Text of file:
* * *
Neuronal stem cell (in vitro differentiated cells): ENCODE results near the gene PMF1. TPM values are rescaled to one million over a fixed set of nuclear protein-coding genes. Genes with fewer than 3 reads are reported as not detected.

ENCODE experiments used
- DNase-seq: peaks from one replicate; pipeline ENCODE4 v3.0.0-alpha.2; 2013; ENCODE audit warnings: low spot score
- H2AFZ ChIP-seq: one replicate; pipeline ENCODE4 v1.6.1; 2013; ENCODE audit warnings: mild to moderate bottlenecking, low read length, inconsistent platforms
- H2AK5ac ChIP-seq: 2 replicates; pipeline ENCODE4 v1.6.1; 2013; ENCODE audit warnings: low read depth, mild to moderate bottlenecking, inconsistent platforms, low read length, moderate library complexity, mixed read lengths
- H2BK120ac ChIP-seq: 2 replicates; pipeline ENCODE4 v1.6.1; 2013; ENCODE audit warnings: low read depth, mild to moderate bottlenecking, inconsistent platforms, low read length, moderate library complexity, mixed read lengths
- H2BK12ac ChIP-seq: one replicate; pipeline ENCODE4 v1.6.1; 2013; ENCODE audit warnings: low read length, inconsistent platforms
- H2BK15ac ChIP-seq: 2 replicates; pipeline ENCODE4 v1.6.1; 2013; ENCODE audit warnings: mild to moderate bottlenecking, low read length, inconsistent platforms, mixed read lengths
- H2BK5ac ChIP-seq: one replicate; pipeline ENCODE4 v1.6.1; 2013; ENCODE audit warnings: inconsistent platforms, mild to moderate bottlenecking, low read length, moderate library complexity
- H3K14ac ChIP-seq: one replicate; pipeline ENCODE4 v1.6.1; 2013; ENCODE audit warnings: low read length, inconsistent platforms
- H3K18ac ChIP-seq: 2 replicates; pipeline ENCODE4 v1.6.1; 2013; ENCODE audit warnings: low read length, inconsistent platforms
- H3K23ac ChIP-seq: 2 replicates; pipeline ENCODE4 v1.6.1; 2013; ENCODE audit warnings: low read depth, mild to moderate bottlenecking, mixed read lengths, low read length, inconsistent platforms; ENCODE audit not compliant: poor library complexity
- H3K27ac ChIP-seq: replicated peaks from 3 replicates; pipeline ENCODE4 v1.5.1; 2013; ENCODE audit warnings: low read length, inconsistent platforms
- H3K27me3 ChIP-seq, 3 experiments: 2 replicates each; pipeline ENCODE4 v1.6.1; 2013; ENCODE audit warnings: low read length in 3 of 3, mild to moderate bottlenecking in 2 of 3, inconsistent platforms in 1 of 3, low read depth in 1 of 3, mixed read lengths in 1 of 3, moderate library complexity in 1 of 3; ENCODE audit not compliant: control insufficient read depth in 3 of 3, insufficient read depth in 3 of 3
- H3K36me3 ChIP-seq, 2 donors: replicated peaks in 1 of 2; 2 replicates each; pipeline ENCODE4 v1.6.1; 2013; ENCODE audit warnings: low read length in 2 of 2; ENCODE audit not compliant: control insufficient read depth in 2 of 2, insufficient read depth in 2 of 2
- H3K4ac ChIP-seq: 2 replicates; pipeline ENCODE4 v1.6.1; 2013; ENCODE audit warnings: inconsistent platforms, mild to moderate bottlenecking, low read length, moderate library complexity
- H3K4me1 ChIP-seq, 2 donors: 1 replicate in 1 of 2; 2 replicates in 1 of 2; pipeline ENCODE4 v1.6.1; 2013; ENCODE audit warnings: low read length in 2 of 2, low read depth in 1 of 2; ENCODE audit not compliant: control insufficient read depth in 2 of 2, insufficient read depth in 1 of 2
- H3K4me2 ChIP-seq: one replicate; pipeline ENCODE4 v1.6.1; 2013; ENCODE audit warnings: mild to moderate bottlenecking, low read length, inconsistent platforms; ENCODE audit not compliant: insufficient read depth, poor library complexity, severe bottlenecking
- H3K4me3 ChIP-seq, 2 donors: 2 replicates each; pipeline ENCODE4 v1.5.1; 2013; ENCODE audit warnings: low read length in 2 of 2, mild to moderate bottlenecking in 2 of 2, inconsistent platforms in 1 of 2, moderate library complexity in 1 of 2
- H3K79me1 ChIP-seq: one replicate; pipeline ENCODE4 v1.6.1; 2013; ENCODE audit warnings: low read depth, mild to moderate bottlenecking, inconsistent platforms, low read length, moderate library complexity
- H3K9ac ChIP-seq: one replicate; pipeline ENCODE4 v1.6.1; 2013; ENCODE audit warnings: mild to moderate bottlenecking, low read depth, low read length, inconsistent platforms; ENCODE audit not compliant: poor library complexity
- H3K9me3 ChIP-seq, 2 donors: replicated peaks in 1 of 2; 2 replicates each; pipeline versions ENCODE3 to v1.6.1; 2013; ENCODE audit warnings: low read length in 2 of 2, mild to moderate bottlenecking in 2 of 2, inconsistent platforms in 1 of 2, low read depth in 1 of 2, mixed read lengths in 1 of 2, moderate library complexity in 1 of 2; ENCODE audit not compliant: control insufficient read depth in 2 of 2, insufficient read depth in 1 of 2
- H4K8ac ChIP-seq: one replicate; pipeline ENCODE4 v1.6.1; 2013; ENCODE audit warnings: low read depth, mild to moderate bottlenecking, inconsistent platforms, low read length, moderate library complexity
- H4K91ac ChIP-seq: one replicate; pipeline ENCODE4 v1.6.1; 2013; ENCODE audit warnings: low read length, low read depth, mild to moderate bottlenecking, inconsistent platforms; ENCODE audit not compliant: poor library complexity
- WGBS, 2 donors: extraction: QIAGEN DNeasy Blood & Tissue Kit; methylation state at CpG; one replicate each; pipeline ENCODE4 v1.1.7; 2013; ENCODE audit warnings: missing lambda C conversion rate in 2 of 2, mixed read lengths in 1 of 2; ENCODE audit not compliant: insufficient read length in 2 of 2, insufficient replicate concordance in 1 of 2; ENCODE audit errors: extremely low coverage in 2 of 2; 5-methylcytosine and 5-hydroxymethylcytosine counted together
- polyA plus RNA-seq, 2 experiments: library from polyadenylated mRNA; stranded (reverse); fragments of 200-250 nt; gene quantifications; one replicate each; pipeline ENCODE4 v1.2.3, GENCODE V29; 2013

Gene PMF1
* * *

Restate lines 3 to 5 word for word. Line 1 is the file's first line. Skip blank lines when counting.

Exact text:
- DNase-seq: peaks from one replicate; pipeline ENCODE4 v3.0.0-alpha.2; 2013; ENCODE audit warnings: low spot score
- H2AFZ ChIP-seq: one replicate; pipeline ENCODE4 v1.6.1; 2013; ENCODE audit warnings: mild to moderate bottlenecking, low read length, inconsistent platforms
- H2AK5ac ChIP-seq: 2 replicates; pipeline ENCODE4 v1.6.1; 2013; ENCODE audit warnings: low read depth, mild to moderate bottlenecking, inconsistent platforms, low read length, moderate library complexity, mixed read lengths